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Research Data Management: Sharing, publishing and Open Data

Sharing and publishing your data

Why share your data?

Making your data Open is increasingly required by funders and journals, but making your data Open is not simply a matter of compliance. Several studies have found that sharing data increased the visibility of research, measured in increased rates of citation (Piwowar, Day & Fridsma, 2007; Piwowar & Vision, 2013; Christensen et al., 2019).

Making the most of publishing your data

There are some key considerations to keep in mind when publishing your data to get the most value, which this guide will cover. Where is the best place to publish or deposit your data? What access will you allow? What licence will you set? Are you sharing your data in formats that others can use, and are you including the right kind of metadata that allows your research community to find it?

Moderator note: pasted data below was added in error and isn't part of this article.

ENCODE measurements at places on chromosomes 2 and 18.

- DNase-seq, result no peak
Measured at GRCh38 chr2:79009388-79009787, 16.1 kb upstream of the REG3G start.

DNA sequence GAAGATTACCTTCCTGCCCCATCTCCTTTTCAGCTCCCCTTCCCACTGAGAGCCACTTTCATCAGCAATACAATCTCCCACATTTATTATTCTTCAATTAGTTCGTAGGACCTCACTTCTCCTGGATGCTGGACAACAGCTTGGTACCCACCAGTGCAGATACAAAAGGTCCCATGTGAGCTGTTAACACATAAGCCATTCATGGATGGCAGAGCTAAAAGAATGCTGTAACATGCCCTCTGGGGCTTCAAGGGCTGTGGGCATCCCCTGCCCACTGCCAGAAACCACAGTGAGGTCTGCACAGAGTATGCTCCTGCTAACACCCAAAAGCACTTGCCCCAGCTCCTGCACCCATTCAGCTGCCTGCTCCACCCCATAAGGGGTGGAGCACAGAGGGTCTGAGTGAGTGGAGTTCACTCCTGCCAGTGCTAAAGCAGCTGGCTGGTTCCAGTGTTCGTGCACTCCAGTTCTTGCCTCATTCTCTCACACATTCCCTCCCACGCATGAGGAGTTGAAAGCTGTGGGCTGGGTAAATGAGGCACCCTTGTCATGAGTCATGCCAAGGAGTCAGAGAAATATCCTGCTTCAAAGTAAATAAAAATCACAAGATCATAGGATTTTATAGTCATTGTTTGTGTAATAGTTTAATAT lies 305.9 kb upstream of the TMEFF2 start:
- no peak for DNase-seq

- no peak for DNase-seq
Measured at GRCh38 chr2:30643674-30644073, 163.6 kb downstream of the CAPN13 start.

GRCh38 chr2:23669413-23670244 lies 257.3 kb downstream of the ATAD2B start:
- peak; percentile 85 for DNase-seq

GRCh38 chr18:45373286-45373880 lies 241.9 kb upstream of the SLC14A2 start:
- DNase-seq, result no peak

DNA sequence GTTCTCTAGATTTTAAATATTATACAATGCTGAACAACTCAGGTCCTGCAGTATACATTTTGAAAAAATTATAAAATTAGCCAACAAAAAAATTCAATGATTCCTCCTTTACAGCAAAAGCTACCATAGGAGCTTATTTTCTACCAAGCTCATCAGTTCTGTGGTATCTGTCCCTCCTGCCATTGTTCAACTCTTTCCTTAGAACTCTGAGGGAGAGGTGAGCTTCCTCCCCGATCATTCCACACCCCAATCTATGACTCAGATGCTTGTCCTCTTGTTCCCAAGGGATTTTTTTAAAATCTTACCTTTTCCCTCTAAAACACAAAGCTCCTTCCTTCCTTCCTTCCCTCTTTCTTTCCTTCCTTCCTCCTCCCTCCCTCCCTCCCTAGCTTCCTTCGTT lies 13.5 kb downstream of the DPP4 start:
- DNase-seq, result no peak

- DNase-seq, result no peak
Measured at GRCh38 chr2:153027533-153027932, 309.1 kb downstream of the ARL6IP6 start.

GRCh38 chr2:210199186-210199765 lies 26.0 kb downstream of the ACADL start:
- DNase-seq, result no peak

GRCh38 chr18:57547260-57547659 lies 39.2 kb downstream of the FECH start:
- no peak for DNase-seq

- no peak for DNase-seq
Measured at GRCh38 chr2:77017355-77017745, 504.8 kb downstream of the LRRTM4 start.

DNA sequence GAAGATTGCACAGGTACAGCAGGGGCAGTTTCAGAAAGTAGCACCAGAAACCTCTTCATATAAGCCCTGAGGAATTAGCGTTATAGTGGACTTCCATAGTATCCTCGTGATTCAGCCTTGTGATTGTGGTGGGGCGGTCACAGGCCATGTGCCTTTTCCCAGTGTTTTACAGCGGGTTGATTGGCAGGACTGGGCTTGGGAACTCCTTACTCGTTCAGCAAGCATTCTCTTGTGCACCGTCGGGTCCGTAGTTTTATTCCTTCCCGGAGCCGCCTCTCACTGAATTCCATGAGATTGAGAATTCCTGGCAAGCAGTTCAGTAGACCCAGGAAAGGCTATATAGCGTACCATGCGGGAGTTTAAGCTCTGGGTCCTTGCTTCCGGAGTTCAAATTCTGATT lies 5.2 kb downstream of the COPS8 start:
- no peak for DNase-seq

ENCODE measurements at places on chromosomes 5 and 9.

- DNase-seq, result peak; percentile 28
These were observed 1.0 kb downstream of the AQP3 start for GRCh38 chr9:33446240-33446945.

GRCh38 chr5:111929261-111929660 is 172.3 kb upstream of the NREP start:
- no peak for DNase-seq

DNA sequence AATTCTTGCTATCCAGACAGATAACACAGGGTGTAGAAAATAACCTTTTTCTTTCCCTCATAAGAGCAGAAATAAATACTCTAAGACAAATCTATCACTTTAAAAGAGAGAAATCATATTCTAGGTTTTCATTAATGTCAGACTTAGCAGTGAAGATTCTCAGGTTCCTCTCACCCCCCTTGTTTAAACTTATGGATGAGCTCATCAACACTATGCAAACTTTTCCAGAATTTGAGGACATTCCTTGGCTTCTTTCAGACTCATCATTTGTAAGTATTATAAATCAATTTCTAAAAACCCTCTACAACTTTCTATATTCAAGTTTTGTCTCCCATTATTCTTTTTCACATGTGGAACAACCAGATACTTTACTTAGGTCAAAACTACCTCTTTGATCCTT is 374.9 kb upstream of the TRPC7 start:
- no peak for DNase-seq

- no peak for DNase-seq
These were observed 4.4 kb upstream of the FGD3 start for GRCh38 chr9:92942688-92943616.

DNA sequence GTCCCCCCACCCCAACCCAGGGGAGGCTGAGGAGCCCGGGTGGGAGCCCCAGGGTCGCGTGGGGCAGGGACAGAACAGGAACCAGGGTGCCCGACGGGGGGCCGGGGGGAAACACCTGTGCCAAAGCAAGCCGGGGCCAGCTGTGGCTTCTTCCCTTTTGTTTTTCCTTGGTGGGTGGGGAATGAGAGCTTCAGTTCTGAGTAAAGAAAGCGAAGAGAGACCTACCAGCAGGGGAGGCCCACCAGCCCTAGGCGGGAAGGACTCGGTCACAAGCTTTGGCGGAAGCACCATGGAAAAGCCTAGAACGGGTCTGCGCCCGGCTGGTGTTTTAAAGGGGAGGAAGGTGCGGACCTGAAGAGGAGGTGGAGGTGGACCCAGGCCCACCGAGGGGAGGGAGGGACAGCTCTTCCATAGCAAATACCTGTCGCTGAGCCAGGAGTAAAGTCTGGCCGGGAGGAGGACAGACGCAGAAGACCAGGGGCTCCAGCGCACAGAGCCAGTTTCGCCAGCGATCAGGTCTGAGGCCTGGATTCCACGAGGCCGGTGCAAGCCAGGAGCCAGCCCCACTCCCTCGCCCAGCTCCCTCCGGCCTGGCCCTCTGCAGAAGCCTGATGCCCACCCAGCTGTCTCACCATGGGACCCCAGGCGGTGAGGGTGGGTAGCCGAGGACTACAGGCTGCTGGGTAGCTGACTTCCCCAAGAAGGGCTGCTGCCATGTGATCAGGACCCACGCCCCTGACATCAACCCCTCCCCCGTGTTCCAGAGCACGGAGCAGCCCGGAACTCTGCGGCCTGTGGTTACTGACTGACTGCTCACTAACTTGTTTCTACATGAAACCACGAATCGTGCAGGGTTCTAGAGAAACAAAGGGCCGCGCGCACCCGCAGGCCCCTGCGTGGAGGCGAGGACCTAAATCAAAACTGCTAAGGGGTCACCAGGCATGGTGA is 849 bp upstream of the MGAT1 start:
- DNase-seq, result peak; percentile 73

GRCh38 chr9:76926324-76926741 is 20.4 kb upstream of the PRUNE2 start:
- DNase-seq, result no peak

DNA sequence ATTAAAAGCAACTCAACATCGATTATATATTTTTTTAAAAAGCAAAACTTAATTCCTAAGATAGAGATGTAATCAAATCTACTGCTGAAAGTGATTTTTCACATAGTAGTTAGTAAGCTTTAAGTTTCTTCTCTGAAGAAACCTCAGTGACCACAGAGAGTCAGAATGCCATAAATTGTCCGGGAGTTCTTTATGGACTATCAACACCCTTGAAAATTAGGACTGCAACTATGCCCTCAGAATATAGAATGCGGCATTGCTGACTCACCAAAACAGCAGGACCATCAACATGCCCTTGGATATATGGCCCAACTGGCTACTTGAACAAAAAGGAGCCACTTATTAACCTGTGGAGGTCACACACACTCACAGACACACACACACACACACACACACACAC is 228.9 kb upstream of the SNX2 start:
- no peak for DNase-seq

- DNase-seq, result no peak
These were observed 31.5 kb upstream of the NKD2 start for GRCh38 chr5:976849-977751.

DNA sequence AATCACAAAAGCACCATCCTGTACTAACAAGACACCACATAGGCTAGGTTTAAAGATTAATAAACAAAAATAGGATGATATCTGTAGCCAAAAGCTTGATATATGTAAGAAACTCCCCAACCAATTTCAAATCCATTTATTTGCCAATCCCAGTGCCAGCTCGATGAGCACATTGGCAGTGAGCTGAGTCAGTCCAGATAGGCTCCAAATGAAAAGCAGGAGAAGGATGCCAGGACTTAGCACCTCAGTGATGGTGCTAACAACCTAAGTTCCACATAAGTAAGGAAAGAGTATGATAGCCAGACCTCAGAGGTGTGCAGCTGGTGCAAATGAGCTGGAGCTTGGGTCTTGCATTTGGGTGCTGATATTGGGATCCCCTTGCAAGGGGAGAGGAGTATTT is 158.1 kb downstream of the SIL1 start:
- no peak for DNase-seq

FAIR Data Principles

Best practices for data sharing

A set of principles have been developed to guide researchers to ensure that their data is able to used and reused (Wilkinson et al., 2016).

  • Findable – data is registered in a searchable repository, given a doi, described accurately
  • Accessible – data can be easily retrieved through recognised standards – think also about making sure it is in formats that are open or standard/common
  • Interoperable – data can be integrated with other data by providing context/links, and is understandable to other humans and machines